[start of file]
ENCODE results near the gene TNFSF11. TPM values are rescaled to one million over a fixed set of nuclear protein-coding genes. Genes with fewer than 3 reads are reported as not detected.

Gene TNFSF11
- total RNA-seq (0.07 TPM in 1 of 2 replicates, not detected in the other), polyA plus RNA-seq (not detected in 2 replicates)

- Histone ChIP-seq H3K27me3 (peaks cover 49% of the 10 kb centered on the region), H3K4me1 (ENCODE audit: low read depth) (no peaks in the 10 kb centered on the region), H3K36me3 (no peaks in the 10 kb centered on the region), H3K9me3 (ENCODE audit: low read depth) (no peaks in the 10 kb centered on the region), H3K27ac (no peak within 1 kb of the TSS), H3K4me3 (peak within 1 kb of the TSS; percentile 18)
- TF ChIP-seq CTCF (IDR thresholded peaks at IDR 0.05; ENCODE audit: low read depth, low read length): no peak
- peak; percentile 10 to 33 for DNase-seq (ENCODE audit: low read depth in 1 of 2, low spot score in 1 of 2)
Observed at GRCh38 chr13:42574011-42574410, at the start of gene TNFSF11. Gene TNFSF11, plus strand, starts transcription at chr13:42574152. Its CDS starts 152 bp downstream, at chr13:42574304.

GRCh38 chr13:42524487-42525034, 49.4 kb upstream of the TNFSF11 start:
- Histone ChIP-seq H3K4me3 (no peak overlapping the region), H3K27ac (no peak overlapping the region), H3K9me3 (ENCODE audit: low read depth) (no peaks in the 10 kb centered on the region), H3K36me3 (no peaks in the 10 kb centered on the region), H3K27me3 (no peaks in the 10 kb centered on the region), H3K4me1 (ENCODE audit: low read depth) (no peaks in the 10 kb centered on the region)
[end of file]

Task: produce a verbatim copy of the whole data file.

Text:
ENCODE results near the gene TNFSF11. TPM values are rescaled to one million over a fixed set of nuclear protein-coding genes. Genes with fewer than 3 reads are reported as not detected.

Gene TNFSF11
- total RNA-seq (0.07 TPM in 1 of 2 replicates, not detected in the other), polyA plus RNA-seq (not detected in 2 replicates)

- Histone ChIP-seq H3K27me3 (peaks cover 49% of the 10 kb centered on the region), H3K4me1 (ENCODE audit: low read depth) (no peaks in the 10 kb centered on the region), H3K36me3 (no peaks in the 10 kb centered on the region), H3K9me3 (ENCODE audit: low read depth) (no peaks in the 10 kb centered on the region), H3K27ac (no peak within 1 kb of the TSS), H3K4me3 (peak within 1 kb of the TSS; percentile 18)
- TF ChIP-seq CTCF (IDR thresholded peaks at IDR 0.05; ENCODE audit: low read depth, low read length): no peak
- peak; percentile 10 to 33 for DNase-seq (ENCODE audit: low read depth in 1 of 2, low spot score in 1 of 2)
Observed at GRCh38 chr13:42574011-42574410, at the start of gene TNFSF11. Gene TNFSF11, plus strand, starts transcription at chr13:42574152. Its CDS starts 152 bp downstream, at chr13:42574304.

GRCh38 chr13:42524487-42525034, 49.4 kb upstream of the TNFSF11 start:
- Histone ChIP-seq H3K4me3 (no peak overlapping the region), H3K27ac (no peak overlapping the region), H3K9me3 (ENCODE audit: low read depth) (no peaks in the 10 kb centered on the region), H3K36me3 (no peaks in the 10 kb centered on the region), H3K27me3 (no peaks in the 10 kb centered on the region), H3K4me1 (ENCODE audit: low read depth) (no peaks in the 10 kb centered on the region)